By Michael Collins Piper
Since 1994 there have been no less than 113
issues of THE BARNES
REVIEW (TBR) committed to print.
But it is probably not a gamble to say that this 114th issue
may be our most "controversial" --perhaps even more
so than our famous "All Holocaust" issue which has
been distributed to the tune of more t:han 100,000 copies
since first published in January/February 2001. Now comes
this issue --another special issue-- based around the theme
of TBR editor and publisher Willis A. Carto's fascinating
monograph entitled "Revenge of the Neanderthal."
Agree or disagree, for whatever reason, with Carto's thesis
(and there are those who will, most vehemently so), you will
nonetheless be intrigued by the subject matter.
been a contributor to TBR from its inception, I've always
appreciated this journal's wide-ranging, no-holds-barred approach
to uncovering real history, authentic history, rejecting the
artificial constructs (read: lies and disinformation) so often
put forth by those whom Harry Elmer Barnes referred to as
"the Court Historians."
needless to say, I was honored when Willis asked me to sit
in as a special consulting editor on this issue of TBR, assisting
in the assembly of so much additional material that underscores
the foundation of the historical scenario Willis has put forth.
I can tell you that when Willis first mentioned to me -- many
years ago -- his own suspicions about the fate of the Neanderthal
and the origins of the Jewish people (a theory founded upon
his own longtime inquiries into a wide array of subject matters,
including sociology, history, biology, linguistics, archeology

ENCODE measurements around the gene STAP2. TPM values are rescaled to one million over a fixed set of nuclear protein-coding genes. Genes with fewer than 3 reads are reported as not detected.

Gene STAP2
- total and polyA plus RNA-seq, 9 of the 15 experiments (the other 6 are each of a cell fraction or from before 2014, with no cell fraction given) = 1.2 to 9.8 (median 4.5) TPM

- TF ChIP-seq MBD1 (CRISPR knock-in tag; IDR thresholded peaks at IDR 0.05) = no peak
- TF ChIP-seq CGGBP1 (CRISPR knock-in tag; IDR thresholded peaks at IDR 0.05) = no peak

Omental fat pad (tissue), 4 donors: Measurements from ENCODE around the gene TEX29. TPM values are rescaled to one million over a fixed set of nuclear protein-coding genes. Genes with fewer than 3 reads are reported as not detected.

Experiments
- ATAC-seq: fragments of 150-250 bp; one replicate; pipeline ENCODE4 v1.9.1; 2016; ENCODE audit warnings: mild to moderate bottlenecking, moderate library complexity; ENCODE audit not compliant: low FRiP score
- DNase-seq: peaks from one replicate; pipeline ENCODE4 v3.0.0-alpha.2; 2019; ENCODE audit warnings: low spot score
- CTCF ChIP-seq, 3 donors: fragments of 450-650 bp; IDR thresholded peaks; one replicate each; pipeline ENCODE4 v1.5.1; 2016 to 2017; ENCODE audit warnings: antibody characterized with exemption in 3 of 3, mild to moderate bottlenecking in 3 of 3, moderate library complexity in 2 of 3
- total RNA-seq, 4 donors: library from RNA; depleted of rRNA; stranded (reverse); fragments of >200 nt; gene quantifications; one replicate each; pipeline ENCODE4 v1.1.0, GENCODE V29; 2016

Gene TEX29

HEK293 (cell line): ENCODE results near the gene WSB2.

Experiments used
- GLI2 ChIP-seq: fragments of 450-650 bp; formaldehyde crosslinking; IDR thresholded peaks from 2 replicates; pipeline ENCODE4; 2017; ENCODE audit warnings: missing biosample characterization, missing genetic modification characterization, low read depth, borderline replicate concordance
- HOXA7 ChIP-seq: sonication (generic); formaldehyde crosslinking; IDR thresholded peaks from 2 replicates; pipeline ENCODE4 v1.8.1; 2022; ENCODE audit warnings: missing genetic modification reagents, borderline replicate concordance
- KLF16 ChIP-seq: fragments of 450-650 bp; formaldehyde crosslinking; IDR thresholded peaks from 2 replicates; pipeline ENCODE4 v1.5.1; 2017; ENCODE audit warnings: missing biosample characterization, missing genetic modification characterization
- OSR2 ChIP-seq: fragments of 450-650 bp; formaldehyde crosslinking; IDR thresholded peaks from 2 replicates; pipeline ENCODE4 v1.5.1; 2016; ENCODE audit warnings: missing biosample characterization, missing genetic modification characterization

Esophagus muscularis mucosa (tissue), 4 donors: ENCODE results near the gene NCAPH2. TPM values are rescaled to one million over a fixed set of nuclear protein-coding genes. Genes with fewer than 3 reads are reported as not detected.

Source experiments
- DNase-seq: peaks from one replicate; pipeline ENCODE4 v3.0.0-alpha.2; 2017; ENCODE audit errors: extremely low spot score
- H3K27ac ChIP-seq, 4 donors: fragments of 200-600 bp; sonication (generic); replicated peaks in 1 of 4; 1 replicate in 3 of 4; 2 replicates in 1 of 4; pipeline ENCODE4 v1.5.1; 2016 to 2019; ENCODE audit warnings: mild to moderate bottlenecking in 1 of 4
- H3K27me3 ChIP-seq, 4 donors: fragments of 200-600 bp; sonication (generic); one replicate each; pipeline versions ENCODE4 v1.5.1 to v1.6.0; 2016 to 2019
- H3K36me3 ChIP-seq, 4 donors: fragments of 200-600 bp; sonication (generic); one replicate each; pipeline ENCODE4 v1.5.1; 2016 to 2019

and -- of course -- religion, it seemed to me, as I told Willis
then: "I think you're onto something."
imagine my surprise when I did my own peripheral research
-- and Willis's surprise as well -- and was able to tell TBR's
publisher he was far from being alone in having reached his
own particular (and certainly fascinating) theory about Neanderthal
man. In fact, as you'll see, several people-most notably Jewish
writers -- have independently come to the same conclusion
that Willis reached quite on his own. And since that time,
more than a few well-read folks, apprised of the theory, have
concluded that, yes, there is much more to the story (perhaps
we should call it the "secret" story) of the Neanderthal
than meets the eye.
thus present "Revenge of the Neanderthal" and certainly
look forward to any comments you may have -- especially new
-- MICHAEL COLLINS PIPER
Consulting Editor for this issue of TBR
[A special thanks to Michael Collins Piper
and Assistant Editor John Tiffany for their inestimable efforts
in helping with the preparation of this special theme issue
of THE BARNES
REVIEW. -- Willis A. Carto]
TO BE SURE ...
idea that today's people known as "Jews" may well
be foundationally genetically descended ftom the Neanderthals
is not really so extraordinary as it sounds. Even as far back
as Aug. 2, 1997, the online publication Slate (which is considered
quite "hip" and "progressive" and otherwise
very much politically correct) featured a commentary by a
Jewish writer, Charles Paul Freund, entitled "So are
the Neanderthals still Jews?" pointing out that there
have been those who have raised this controversial question:
article noted that "a long and extraordinary history
of speculation concerns the ultimate identity of the Jews,"
and that there have been a wide-ranging array of explanations